Tim Rayfield, Senior Gardener at Claremont, said: “By using the large harvesters, we’re able to control the Crassula with minimum impact on the lake and its eco system.

“It’s one of the more unusual ways that we conserve this amazing landscape garden, and it’s great to be able to see the trees reflected in the water once again.”

 

Diamond spider presumed extinct discovered for the first time in almost 50 years

A spider presumed extinct in Britain for almost half a century has made a remarkable comeback thanks to habitat restoration.

Two National Trust volunteers were astonished to find the rare Diamond spider (Thanatus formicinus) while searching for arachnids in heathland at Clumber Park in Nottinghamshire.

The spider has only been recorded in the UK on three occasions, all of them in the South of England, and not since 1969. The discovery was made by volunteer rangers as part of ongoing ecological monitoring of the park.

Lucy Stockton, who made the discovery with fellow volunteer Trevor Harris, says, “The spider ran away from me twice but with persistence and some luck I caught it; at the time I had no idea that it would turn out to be such a rare find. Upon closer inspection our spider had a conspicuous ‘cardiac mark’, a black diamond shape on its abdomen, edged with white that helped us to identify it.”

“We were thrilled to have discovered this new resident of Clumber Park and to prove that this species is definitely not extinct in the UK.”

The last recorded sightings of the Diamond Spider occurred in Legsheath and Duddleswell, in Ashdown Forest, in 1969. The arachnid was also found near Brokenhurst, in the New Forest, at the end of the 19th century. Its habitat includes damp areas with moss, purple moor grass and heather. Its English name derives from the thin black diamond on its back.

The National Trust is working on an £8.5 million restoration programme to revive parts of Clumber Park, which includes restoring areas of heathland and other important habitats for wildlife. This is part of the conservation charity’s wider ambition to restore 25,000 hectares of wildlife-rich habitat by 2025.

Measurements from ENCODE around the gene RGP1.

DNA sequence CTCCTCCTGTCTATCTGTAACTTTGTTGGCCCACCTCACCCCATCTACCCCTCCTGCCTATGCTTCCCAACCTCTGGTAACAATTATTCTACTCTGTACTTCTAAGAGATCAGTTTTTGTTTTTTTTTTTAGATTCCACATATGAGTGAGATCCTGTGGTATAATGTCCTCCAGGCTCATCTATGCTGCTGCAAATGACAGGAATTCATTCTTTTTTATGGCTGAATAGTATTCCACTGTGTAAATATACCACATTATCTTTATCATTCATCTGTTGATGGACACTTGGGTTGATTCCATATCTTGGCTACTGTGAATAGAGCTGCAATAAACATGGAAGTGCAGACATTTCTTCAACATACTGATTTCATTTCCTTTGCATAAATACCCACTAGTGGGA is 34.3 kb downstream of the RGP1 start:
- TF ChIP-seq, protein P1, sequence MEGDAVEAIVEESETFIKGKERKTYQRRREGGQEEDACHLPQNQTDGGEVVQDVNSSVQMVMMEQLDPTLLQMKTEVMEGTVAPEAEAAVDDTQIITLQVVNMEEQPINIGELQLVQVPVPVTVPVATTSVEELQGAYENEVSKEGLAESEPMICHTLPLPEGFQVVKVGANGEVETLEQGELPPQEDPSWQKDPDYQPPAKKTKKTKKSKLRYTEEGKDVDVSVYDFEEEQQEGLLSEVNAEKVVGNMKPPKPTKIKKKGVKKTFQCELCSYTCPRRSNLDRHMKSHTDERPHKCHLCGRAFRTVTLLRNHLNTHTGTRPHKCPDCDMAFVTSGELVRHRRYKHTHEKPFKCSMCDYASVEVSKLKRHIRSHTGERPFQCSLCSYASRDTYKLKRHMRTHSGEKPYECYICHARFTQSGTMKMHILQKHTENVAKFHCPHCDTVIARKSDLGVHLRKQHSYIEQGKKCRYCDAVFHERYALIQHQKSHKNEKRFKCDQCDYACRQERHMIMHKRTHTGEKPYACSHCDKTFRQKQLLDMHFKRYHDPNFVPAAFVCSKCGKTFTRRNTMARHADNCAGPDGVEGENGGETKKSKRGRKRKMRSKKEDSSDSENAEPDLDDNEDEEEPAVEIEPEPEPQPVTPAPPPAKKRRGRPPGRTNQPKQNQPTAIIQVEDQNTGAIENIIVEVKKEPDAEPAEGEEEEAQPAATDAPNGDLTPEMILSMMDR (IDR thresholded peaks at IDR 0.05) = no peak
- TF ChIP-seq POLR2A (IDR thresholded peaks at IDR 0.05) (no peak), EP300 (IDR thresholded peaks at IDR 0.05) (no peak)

Matt Shardlow, Chief Executive, Buglife, said, “We are absolutely delighted that this pretty little spider has been re-found, we had almost given up hope.  It is a testament to the crucial importance of charities like the National Trust saving and managing heathland habitats.”

Dr Helen Smith, Conservation Officer, British Arachnological Society, said, “This species is classified as ‘Critically Endangered’, and it was thought possible that it had become extinct in Britain – its conservation at Clumber is now a very high priority. The discovery highlights both the importance of the Clumber heathlands and the invaluable contribution made by volunteers in recording spiders and providing the information needed to help conserve our rarest species.”

Matthew Oates, the National Trust’s Specialist on Nature, said: “This remarkable discovery shows that diligent amateurs can strike gold here in the UK, by surveying the less well studied elements of our flora and fauna.  In this era of species decline, climate change and arrival of new species, the nation needs a vast new army of naturalists, to discover and monitor what’s going on, and so inform our decision makers.”

Experts from the national Spider Recording Scheme confirmed the spider’s identity.

Green light for Sutton Hoo transformation as National Trust is awarded £1.8 million National Lottery grant

Bold plans to take one of the UK’s most significant historical sites into the future are set to go ahead after the National Trust learnt it has been awarded a £1.8million National Lottery grant from the Heritage Lottery Fund (HLF) to help transform the way it tells the story of one of the greatest archaeological discoveries of all time.

Home to the burial ground of the Anglo-Saxon King Raedwald, Sutton Hoo near Woodbridge in Suffolk has been fascinating visitors from around the world ever since its hoard of treasure and royal secrets were discovered by a local archaeologist in 1939.

Now, thanks to money raised by National Lottery players, the National Trust can move ahead with plans to transform the experience of visitors and help them discover more about the people who settled here and those who went on to lead the archaeological digs that uncovered the world famous finds, including the Sutton Hoo helmet.

Sunset over the famous burial mounds at Sutton Hoo. ©National Trust Images_Justin Minns

The news of the successful grant bid follows two years of planning and the funds will go towards the total project cost of £4million.

Plans include building a 17 metre observation tower to give views over the entire burial ground and to the River Deben beyond, revealing the fascinating story of this evocative landscape. It was from the River Deben that an Anglo-Saxon ship was hauled up the valley before it formed the burial chamber found in Mound One, where the famous treasure was discovered by Suffolk archaeologist Basil Brown.

A new route around the site will allow visitors to walk in the steps of the Anglo-Saxons.  Tranmer House, the former home of Edith Pretty who instigated the dig that would lead to the discoveries, will be transformed with a new exhibition exploring a timeline of multiple discoveries and the ongoing research at this and other archaeological sites.